Roasted Marinara Sauce Recipe
This roasted marinara recipe could not be any easier and it beats jarred or canned sauce by a landslide. I admittedly tried to make a homemade marinara sauce in the crockpot last fall and it was a MAJOR fail. I don’t know why, but it just tasted bitter and blah. But this, this is how you make marinara sauce – roasted.
The measurements in this recipe are just a suggestion. It’s what I ended up putting into my marinara sauce, but add more of what you like and less of what you don’t. I’m fairly certain you can’t mess this up.
Tomatoes - About 5 pounds
I used a combination of roma, cherry, and glacier – some from my garden, some store bought. Dice large ones and leave cherry tomatoes whole. Remove stems.
Fresh Basil - Cup (packed) with fresh basil leaves, washed (whole leaves), stems removed
Fresh Garlic - Whole cloves, about 10 or 1/4 Cup
I like garlic, use less if this sounds like too much
Zucchini - 1 – 2 zucchinis, diced in 1/2″ thick slices
Onions - Two medium onions, quartered
I used a red onion and a Walla Walla Sweet onion (from my garden)
Olive oil - About 2 Tablespoons
Balsamic Vinegar - 1 Tablespoon (optional)
Salt - 3/4 Tablespoon
Italian Seasoning - 1 Tablespoon
Ground Pepper – To taste
HOW TO PREPARE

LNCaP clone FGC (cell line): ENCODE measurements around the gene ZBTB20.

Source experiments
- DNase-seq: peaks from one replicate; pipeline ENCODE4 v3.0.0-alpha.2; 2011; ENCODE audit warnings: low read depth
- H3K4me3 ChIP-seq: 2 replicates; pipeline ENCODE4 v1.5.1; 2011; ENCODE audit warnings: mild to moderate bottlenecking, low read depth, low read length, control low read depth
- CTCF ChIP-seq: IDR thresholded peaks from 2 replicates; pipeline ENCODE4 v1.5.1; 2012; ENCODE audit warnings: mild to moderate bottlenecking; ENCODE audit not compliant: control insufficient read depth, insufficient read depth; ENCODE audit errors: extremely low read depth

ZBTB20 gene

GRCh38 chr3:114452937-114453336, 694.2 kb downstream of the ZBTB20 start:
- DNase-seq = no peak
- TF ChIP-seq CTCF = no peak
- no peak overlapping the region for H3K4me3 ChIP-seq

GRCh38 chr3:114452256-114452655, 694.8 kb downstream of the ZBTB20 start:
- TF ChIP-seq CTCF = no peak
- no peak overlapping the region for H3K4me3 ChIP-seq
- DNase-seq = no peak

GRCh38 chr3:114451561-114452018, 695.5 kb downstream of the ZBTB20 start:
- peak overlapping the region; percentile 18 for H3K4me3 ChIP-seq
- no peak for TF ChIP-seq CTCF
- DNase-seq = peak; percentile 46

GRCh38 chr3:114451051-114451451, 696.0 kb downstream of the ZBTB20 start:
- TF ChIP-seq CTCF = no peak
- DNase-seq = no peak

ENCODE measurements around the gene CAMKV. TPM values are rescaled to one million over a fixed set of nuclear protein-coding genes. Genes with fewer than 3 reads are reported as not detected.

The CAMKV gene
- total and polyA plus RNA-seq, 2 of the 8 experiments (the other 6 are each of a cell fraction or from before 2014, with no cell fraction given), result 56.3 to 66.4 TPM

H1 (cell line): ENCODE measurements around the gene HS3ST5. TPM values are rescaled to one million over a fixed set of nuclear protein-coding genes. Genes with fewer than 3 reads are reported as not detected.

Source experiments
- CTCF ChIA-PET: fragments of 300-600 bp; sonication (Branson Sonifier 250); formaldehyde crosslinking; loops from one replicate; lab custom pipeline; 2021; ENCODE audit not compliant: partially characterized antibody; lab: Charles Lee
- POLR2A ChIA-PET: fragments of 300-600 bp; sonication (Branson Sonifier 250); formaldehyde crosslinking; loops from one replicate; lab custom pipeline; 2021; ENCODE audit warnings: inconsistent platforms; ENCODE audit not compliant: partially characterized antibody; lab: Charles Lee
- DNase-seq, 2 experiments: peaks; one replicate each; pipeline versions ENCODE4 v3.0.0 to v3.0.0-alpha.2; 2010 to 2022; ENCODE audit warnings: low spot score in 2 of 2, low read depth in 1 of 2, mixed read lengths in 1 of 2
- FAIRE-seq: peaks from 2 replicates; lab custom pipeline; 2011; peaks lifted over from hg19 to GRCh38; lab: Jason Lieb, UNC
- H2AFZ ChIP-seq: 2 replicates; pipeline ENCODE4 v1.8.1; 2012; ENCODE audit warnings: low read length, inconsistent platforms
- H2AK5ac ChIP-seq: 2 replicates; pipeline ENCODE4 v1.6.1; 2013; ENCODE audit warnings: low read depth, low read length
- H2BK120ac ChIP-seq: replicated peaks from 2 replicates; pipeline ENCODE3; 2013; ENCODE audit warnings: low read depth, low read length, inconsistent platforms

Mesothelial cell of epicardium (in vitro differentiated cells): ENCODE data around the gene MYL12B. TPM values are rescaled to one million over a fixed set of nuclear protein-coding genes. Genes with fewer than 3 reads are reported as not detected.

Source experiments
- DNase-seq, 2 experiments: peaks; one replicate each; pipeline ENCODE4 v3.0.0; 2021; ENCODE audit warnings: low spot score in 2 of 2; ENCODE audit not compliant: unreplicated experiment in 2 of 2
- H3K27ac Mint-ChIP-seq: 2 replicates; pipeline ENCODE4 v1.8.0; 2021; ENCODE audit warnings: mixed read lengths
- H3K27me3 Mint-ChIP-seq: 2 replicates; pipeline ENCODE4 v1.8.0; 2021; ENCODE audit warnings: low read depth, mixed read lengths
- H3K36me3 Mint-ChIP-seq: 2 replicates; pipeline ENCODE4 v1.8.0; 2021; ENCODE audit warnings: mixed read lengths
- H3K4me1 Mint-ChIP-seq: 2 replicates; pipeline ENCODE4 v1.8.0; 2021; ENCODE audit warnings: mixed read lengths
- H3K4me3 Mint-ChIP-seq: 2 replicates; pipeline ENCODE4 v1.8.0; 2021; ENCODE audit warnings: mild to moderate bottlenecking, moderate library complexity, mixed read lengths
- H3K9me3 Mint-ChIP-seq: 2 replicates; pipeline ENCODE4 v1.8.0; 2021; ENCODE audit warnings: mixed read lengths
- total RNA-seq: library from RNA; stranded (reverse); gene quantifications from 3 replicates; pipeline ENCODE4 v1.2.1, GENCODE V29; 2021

1.) Preheat oven to 400 degree F
2.) Wash and chop all your vegetables. If you have large tomatoes, quarter them. Basically you want everything about the same size when you chop it up – so it all cooks at the same rate.
3.) Once all your vegetables are chopped, toss them into a roasting pan or glass pyrex pan. Drizzle olive oil and balsamic vinegar over vegetables. Add salt, italian seasoning and ground pepper to taste.
4.) Pop in the oven. Cook 45-60 minutes at 400 degrees. You can take the pan out about half way through and give it a good stir. If you have enough for multiple pans, rotate them on the shelves so they cook evenly.
4.) Remove from oven. Allow to cool.
5.) Once cool to touch, use a slotted spoon to scoop vegetables into a food processor, blender or Blendtec/Vitamix. I recommend a slotted spoon because I found I had a lot of liquid from my tomatoes – leave the juice in the pan, you can add more later.
6.) Puree your vegetables. The longer you puree, the smoother the sauce. If you had very seedy tomatoes, puree a bit longer to help break those up. Scoop in liquid from your roasting pan to get it to the consistency you would like. You can always freeze this liquid for tomato soups or to add to sauce at a later time (I didn’t want to throw mine away!). If it’s not thick enough for you, try adding some tomato paste.
7.) Freeze in Ziploc bags or freezer bags. Or if you’re up for it, can it!
I knew the recipe was a keeper when my daughter sat down, right there on the kitchen floor and ate a bowl of it, without noodles, without cheese. She loved it! So it’s kid-approved, in case you’re wondering.
I’d love to hear what you think about this recipe! I’m excited to get more tomatoes and try some different variations. I might try to add the basil in fresh to the food processor – I bet that would give it a vibrant color and possibly a stronger flavor.